OPINION FILED FEBRUARY 1, 1963.
THE PEOPLE OF THE STATE OF ILLINOIS, DEFENDANT IN ERROR,
OSCAR GREEN, PLAINTIFF IN ERROR.
WRIT OF ERROR to the Criminal Court of Cook County; the Hon.
JOHN GUTKNECHT, Judge, presiding.
MR. JUSTICE SCHAEFER DELIVERED THE OPINION OF THE COURT:
Oscar Green and James Williams were tried together in the criminal court of Cook County upon an indictment that charged them, in three separate counts, with selling, possessing and dispensing narcotic drugs. A jury found them guilty "in manner and form as charged in the indictment" and they were each sentenced to the penitentiary for a term of not less than ten years nor more than ten years and a day.
This writ of error is prosecuted by Oscar Green. He contends that the evidence did not establish his guilt beyond a reasonable doubt; that prejudicial evidence was erroneously admitted against him, that the argument of the prosecutor was improper and that the form of guilty verdict submitted to the jury was erroneous.
Leon Morris testified that on July 13, 1959, he was a Federal narcotics agent, and that about 6:30 P.M. on that date, he went to the apartment of a government informer. An hour or so thereafter, Green and Williams came to the apartment. The informer told them that Morris was interested in buying narcotics. Williams offered to sell him 26 bags for $100. Morris agreed, although he protested that the price was too high. Williams then took the bags from Green, gave them to Morris in return for $100 in marked money, and handed the money to Green who counted and pocketed it. Morris testified that Green and Williams agreed to furnish an additional quantity the following week, but that they failed to appear at the designated time. He took the bags that had been delivered to him to the Federal laboratory where their contents were analyzed and found to contain heroin. Green and Williams were separately arrested on August 17, 1959.
Agent Morris, who identified Green and Williams at the trial, testified that he had conversed with them in a well lighted room for a period of 10 to 12 minutes. Two other Federal agents testified that they saw them enter the apartment building at the time in question, and leave after about 10 minutes. These agents also positively identified the two men at the trial. Green directs our attention to the fact that the informer was not called as a witness, but we have held, in similar circumstances, that the prosecution was not obligated to call the informer as a witness. (People v. Aldridge, 19 Ill.2d 176, 180.) The jury was not required to disbelieve the testimony of the witnesses for the prosecution and to accept that of Green and Williams, both of whom denied the entire occurrence. The record sustains the jury's conclusion that the guilt of Oscar Green was established beyond a reasonable doubt.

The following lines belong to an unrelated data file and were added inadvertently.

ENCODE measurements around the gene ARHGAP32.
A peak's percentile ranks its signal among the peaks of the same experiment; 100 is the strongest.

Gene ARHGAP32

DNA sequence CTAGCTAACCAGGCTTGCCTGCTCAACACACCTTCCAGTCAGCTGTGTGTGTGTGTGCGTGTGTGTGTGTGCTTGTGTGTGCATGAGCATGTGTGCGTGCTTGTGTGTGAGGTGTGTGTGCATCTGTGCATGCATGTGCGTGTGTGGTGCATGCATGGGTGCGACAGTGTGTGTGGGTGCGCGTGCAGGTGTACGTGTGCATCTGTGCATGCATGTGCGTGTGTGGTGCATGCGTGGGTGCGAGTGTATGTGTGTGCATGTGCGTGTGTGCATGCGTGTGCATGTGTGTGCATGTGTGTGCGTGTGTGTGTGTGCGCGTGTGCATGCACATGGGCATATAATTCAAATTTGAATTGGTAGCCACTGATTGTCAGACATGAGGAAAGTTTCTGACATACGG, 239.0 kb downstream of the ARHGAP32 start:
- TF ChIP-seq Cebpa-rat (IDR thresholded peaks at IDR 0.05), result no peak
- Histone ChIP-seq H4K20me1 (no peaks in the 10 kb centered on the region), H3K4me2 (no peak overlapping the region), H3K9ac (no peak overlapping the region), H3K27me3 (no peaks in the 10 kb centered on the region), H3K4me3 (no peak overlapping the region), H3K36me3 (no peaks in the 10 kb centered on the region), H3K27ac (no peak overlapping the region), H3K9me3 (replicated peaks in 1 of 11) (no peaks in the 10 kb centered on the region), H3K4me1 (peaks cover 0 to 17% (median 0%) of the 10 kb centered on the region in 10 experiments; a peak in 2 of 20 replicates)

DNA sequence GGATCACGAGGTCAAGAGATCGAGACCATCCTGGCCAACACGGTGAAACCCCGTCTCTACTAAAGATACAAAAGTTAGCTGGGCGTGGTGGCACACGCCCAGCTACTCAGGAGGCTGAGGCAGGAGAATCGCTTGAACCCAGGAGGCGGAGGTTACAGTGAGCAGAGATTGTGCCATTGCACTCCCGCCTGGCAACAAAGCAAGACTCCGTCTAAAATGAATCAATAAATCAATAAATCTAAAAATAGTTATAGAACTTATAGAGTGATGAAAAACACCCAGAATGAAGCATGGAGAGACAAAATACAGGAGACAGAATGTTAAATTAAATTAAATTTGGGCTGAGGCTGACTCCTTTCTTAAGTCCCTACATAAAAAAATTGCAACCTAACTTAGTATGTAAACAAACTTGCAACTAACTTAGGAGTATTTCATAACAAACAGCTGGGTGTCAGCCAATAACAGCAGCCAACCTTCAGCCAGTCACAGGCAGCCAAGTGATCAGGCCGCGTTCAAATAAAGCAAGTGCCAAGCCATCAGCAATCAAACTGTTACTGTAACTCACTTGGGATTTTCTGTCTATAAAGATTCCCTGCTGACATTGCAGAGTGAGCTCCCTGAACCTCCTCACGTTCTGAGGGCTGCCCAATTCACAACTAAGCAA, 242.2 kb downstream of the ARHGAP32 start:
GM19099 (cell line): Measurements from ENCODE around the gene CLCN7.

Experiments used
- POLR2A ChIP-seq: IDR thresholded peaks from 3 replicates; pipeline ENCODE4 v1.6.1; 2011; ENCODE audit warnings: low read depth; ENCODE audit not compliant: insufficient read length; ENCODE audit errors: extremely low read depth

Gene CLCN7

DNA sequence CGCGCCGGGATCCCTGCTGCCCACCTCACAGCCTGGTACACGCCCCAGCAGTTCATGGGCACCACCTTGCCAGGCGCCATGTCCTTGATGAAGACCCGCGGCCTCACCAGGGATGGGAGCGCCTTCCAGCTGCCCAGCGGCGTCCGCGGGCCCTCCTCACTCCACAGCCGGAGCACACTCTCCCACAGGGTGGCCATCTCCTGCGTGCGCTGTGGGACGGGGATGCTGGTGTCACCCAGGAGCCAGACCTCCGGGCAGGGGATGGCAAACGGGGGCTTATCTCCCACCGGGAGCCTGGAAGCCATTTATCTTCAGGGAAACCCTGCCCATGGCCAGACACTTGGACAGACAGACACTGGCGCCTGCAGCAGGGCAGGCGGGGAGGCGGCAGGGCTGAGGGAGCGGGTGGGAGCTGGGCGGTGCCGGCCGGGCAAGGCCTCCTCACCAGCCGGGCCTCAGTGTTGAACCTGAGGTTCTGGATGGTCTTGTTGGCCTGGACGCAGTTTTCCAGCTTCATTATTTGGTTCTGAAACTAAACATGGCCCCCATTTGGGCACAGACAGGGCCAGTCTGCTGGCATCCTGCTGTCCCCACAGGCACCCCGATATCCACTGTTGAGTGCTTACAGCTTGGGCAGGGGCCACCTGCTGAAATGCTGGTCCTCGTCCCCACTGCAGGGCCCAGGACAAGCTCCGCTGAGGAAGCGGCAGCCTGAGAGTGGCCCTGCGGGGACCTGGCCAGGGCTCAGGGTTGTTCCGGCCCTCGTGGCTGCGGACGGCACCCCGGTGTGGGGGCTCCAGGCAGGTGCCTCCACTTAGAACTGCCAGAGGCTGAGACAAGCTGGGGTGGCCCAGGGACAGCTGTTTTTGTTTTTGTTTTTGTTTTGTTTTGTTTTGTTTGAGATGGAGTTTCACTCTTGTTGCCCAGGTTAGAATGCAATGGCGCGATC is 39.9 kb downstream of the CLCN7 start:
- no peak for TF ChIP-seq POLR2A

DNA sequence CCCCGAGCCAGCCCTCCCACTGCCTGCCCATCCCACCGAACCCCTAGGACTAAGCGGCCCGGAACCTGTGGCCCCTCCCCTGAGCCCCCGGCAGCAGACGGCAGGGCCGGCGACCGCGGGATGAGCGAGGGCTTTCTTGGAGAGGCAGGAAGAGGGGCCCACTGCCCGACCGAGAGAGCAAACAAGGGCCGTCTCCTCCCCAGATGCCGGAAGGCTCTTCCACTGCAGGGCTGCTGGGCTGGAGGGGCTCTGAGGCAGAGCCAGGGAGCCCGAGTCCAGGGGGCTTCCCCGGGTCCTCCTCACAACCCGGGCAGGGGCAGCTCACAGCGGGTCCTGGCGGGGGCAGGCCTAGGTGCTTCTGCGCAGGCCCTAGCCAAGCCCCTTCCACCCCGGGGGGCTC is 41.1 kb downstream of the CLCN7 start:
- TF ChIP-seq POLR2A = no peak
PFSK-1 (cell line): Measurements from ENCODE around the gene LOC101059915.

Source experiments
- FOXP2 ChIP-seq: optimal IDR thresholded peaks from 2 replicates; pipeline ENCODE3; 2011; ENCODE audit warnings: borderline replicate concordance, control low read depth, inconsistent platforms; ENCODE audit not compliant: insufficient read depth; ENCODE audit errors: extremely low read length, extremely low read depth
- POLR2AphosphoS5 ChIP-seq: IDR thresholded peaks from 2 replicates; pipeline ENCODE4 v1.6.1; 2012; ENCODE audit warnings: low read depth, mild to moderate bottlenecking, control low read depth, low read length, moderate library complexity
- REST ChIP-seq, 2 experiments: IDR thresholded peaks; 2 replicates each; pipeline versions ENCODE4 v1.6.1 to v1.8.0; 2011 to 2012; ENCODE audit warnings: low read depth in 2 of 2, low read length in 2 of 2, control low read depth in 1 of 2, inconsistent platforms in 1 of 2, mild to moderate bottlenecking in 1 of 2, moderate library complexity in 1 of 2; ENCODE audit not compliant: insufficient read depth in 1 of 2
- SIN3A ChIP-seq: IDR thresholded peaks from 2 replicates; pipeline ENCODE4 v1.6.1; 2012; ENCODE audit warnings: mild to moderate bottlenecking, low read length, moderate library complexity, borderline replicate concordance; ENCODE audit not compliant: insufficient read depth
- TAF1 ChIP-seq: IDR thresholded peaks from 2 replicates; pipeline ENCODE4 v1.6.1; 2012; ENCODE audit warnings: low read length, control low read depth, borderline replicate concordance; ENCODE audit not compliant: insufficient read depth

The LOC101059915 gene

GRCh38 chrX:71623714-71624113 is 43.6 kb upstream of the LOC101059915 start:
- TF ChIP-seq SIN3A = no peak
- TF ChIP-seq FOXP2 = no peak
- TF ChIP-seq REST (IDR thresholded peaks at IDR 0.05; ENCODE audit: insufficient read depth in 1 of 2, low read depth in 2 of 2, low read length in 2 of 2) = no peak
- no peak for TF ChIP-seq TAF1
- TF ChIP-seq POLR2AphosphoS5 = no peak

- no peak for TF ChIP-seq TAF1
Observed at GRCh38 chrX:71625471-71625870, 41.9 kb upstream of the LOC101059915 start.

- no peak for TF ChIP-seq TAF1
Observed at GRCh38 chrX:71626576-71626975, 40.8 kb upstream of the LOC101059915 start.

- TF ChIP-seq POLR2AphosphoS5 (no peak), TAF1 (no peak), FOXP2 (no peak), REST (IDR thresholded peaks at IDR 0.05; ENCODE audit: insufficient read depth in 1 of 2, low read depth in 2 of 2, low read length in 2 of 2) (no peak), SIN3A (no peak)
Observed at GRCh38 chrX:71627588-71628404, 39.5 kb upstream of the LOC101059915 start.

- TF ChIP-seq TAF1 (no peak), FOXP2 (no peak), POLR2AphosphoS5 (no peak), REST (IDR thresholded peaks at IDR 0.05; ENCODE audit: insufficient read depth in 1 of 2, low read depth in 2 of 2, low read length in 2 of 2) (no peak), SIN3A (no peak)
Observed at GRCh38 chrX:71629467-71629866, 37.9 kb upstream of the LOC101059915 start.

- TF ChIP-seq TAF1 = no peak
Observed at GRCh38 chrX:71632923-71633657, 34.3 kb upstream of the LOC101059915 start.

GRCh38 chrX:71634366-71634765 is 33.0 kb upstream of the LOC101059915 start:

His next contention, that prejudicial evidence was erroneously admitted against him, refers to the testimony of Morris as to a statement made to him by Williams, the co-defendant, after he had been arrested. Morris testified: "James Williams said to me, `If you will tell the truth, you will know that I don't have any narcotics in my possession.' He said, `Now, if you will tell the truth again, you know that Oscar Green gave you those narcotics.'" This testimony was admitted over Green's objection, and the judge instructed the jury to disregard it insofar as Green was concerned. In addition, the prosecution stated that it was offered only as to the defendant Williams.
In cases in which one of several co-defendants has been tried alone, after a motion for severance was allowed, the admission of this kind of hearsay evidence has been held to be reversible error. (People v. Smuk, 12 Ill.2d 360; People v. Clark, 17 Ill.2d 486.) In this case, however, both Green and Williams were advised upon their arraignment that the prosecution proposed to use in evidence statements that they had made, and neither of them moved for a severance. In such a situation, the admission or confession of one defendant is received in evidence, even though it implicates a co-defendant, under an instruction to the jury that the evidence is to be considered only as to the defendant who made the statement. People v. Vickery, 321 Ill. 254, 257-8.